• Buscaglia Edgardo, 2008. "The Paradox of Expected Punishment: Legal and Economic Factors Determining Success and Failure in the Fight against Organized Crime," Review of Law & Economics, De Gruyter, vol. 4(1), pages 290-317, October.
  • Handle: RePEc:bpj:rlecon:v:4:y:2008:i:1:n:14
    DOI: 10.2202/1555-5879.1206
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    References listed on IDEAS

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    1. Gary S. Becker, 1974. "Crime and Punishment: An Economic Approach," NBER Chapters, in: Essays in the Economics of Crime and Punishment, pages 1-54, National Bureau of Economic Research, Inc.
    2. Steven D. Levitt, 1998. "Juvenile Crime and Punishment," Journal of Political Economy, University of Chicago Press, vol. 106(6), pages 1156-1185, December.
    3. Berkowitz, Daniel & Pistor, Katharina & Richard, Jean-Francois, 2003. "Economic development, legality, and the transplant effect," European Economic Review, Elsevier, vol. 47(1), pages 165-195, February.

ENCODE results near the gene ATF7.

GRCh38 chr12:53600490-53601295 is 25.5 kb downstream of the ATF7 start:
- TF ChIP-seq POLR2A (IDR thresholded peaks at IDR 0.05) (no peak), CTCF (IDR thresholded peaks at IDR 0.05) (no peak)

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    3. Binswanger, J. & Prüfer, J., 2009. "Imperfect Information, Democracy, and Populism," Discussion Paper 2009-10, Tilburg University, Center for Economic Research.
    4. van der Weele Joël, 2012. "Beyond the State of Nature: Introducing Social Interactions in the Economic Model of Crime," Review of Law & Economics, De Gruyter, vol. 8(2), pages 401-432, October.
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    7. Cotte Poveda Alexander, 2011. "Socio-Economic Development and Violence: An Empirical Application for Seven Metropolitan Areas in Colombia," Peace Economics, Peace Science, and Public Policy, De Gruyter, vol. 17(1), pages 1-23, September.